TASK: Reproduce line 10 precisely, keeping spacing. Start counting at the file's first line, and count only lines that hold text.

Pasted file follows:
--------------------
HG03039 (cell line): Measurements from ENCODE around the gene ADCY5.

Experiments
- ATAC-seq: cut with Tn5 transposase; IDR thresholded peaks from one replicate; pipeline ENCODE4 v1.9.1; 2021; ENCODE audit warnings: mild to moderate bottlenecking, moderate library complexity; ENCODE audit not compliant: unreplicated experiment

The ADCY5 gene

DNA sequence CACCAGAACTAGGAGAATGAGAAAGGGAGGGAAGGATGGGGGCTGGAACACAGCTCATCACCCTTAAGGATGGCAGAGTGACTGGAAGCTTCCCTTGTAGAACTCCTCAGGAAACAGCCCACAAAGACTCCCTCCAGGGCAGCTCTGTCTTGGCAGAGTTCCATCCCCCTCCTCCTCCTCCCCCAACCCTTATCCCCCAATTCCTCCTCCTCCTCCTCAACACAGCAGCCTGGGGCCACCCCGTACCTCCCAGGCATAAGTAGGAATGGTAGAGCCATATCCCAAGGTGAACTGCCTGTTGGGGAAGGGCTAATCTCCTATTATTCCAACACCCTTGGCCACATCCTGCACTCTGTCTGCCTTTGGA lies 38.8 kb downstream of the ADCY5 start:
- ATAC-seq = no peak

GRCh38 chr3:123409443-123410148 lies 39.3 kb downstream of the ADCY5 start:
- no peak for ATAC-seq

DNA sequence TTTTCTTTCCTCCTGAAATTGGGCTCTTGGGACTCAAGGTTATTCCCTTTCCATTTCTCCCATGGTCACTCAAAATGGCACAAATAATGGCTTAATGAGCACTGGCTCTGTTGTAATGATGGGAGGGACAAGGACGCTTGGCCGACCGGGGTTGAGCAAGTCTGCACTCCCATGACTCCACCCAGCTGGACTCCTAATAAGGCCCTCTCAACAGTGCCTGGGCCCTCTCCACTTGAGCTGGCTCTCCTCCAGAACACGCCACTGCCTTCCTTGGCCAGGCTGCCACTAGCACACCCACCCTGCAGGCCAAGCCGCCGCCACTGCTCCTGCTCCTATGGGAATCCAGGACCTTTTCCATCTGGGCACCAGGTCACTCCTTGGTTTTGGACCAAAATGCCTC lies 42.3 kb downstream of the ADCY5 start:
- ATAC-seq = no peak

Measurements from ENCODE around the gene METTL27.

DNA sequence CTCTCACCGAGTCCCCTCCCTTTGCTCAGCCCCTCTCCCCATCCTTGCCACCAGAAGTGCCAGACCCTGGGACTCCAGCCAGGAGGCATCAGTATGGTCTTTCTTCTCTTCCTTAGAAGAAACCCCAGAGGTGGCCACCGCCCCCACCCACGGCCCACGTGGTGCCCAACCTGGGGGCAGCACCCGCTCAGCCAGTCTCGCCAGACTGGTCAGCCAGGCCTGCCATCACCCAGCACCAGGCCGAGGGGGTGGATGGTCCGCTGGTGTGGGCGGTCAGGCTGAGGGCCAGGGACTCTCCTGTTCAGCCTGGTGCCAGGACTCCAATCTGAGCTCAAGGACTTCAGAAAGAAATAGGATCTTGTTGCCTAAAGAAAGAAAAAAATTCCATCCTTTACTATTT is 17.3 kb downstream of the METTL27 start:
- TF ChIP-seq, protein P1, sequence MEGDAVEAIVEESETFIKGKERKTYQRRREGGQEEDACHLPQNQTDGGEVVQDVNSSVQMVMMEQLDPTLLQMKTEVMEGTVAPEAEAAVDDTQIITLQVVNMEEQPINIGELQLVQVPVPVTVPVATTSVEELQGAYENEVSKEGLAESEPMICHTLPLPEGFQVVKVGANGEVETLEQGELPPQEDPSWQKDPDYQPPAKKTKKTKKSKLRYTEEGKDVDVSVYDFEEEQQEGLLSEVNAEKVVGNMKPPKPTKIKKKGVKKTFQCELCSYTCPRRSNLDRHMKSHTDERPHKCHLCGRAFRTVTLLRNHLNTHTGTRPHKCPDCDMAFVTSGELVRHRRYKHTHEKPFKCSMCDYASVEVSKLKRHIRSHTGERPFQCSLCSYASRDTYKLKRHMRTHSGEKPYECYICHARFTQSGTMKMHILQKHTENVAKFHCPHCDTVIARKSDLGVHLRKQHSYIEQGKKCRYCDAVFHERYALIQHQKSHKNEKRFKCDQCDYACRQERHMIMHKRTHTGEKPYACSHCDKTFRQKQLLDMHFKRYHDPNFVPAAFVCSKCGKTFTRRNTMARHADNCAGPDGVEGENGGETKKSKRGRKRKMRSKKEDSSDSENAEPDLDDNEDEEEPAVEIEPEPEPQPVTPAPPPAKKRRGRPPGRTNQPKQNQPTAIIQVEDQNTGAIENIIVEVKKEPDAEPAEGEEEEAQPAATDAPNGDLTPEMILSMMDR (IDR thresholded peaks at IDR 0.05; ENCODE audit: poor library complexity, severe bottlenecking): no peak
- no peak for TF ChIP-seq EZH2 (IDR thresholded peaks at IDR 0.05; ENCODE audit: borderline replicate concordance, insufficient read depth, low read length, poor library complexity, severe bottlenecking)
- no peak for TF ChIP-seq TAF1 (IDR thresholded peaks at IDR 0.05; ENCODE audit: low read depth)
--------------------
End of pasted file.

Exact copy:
- ATAC-seq = no peak